Background: The molecular mechanisms responsible for the survival and preservation of function for adult parasympathetic ganglion neurons following injury remain incompletely understood. However, advances in the neurobiology of growth factors, neural development, and prevention of cell death have led to a surge of clinical interest for protective and regenerative neuromodulatory strategies, as surgical therapies for prostate, bladder, and colorectal cancers often result in neuronal axotomy and debilitating loss of sexual function or continence. In vitro studies have identified neurturin, a glial cell line-derived neurotrophic factor, as a neuromodulator for pelvic cholinergic neurons. We present the first in vivo report of the effects of neurturin upon the recovery of erectile function following bilateral cavernous nerve crush injury in the rat.
Methods: In these experiments, groups (n = 8 each) consisted of uninjured controls and animals treated with injection of albumin (blinded crush control group), extended release neurotrophin-4 or neurturin to the site of cavernous nerve crush injury (100 mug per animal). After 5 weeks, recovery of erectile function (treatment effect) was assessed by cavernous nerve electrostimulation and peak aortic pressures were measured. Investigators were unblinded to specific treatments after statistical analyses were completed.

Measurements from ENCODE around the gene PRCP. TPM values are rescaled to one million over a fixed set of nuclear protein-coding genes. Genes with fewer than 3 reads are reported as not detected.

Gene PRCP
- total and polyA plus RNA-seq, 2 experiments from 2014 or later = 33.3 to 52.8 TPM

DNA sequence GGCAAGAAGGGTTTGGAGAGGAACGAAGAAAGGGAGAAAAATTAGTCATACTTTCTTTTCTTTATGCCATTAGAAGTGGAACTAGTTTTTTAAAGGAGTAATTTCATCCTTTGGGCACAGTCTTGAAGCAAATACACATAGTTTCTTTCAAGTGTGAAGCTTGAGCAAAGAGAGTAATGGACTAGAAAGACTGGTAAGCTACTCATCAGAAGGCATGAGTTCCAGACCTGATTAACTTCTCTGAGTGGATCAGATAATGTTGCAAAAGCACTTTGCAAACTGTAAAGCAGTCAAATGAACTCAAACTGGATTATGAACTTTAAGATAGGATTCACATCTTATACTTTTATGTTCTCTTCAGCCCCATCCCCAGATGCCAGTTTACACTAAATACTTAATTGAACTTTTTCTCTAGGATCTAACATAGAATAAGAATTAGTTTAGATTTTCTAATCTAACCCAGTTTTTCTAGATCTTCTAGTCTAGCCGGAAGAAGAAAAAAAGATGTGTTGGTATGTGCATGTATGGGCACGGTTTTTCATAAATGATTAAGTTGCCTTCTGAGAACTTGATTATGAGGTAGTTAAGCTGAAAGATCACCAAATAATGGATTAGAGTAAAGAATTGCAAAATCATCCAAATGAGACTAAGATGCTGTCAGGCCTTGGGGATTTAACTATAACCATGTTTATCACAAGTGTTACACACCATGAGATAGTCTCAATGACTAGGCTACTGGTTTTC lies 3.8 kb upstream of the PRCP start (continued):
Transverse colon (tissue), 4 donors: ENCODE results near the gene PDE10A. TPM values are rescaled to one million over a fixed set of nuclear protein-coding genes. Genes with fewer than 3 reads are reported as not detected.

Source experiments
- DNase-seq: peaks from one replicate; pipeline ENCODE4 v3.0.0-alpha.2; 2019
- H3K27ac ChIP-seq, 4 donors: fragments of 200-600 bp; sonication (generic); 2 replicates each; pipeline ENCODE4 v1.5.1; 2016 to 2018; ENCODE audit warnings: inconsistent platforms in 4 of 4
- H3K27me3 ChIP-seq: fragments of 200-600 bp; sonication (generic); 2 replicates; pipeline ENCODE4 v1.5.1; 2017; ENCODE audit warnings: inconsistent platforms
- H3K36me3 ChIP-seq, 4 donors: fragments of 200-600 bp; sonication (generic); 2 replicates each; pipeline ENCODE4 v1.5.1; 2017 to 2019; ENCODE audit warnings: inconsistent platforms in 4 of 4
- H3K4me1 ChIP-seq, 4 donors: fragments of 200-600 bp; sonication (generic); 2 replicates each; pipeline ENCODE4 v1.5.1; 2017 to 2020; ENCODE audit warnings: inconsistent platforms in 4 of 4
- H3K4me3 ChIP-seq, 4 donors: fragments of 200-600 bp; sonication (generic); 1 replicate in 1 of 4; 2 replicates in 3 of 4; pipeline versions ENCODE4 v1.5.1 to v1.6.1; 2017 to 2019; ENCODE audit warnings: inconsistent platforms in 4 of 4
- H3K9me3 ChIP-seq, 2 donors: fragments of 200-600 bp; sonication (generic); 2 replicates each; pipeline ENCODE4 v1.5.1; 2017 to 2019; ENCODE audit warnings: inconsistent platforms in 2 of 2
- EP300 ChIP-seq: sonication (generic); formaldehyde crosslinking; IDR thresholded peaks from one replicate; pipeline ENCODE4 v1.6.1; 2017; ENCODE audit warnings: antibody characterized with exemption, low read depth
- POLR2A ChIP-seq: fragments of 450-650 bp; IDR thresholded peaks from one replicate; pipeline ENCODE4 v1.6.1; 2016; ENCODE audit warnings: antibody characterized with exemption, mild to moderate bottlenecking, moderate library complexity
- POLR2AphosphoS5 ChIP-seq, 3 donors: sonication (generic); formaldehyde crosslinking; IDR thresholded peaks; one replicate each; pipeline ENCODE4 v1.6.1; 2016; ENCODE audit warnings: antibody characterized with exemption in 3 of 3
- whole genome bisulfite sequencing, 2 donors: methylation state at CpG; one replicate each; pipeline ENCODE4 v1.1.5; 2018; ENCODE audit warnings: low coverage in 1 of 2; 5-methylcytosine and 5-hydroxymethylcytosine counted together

Results: Erectile dysfunction was not observed in the sham group (mean maximal intracavernous pressure [ICP] increase of 117.5 +/- 7.3 cmH2O), whereas nerve injury and albumin treatment (control) produced a significant reduction in ICP elevation of 40.0 +/- 6.3 cmH2O. Neurturin facilitated the preservation of erectile function, with an ICP increase of 55% at 62.0 +/- 9.2 cmH2O (p < 0.05 vs control). Extended release neurotrophin-4 did not significantly enhance recovery of erectile function with an ICP change of 46.9 +/- 9.6. Peak aortic blood pressures did not differ between groups. No significant pre- and post-treatment weight differences were observed between control, neurotrophin-4 and neurturin cohorts. All animals tolerated the five-week treatment course.
Conclusion: Treatment with neurturin at the site of cavernous nerve crush injury facilitates recovery of erectile function. Results support further investigation of neurturin as a neuroprotective and/or neuroregenerative agent facilitating functional recovery after cavernous or other pelvic autonomic nerve injuries.